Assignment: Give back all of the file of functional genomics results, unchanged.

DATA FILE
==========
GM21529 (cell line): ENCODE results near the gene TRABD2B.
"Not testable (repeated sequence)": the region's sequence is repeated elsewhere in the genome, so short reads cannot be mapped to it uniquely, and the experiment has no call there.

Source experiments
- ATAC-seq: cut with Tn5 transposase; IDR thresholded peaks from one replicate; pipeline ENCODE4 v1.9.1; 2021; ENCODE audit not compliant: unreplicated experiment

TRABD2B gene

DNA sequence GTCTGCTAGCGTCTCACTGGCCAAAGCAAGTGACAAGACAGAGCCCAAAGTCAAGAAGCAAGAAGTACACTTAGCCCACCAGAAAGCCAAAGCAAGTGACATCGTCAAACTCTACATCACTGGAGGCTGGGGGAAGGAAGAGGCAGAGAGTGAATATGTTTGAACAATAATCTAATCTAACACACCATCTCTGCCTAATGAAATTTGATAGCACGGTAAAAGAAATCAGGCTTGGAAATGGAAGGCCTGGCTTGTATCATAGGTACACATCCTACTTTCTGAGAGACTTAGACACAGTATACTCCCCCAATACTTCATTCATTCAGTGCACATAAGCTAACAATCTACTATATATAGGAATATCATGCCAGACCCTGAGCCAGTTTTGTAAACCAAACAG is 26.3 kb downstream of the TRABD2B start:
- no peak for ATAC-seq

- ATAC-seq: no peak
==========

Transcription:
GM21529 (cell line): ENCODE results near the gene TRABD2B.
"Not testable (repeated sequence)": the region's sequence is repeated elsewhere in the genome, so short reads cannot be mapped to it uniquely, and the experiment has no call there.

Source experiments
- ATAC-seq: cut with Tn5 transposase; IDR thresholded peaks from one replicate; pipeline ENCODE4 v1.9.1; 2021; ENCODE audit not compliant: unreplicated experiment

TRABD2B gene

DNA sequence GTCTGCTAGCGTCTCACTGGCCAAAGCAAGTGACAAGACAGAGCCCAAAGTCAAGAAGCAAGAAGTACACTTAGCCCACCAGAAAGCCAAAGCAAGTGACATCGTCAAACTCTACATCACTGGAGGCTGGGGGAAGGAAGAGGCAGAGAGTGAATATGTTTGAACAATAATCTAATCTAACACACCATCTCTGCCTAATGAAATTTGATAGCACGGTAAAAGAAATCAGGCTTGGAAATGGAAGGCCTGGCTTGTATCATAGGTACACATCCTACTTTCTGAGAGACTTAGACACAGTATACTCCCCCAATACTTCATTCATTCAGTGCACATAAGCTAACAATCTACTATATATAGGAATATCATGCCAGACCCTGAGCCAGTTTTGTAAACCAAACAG is 26.3 kb downstream of the TRABD2B start:
- no peak for ATAC-seq

- ATAC-seq: no peak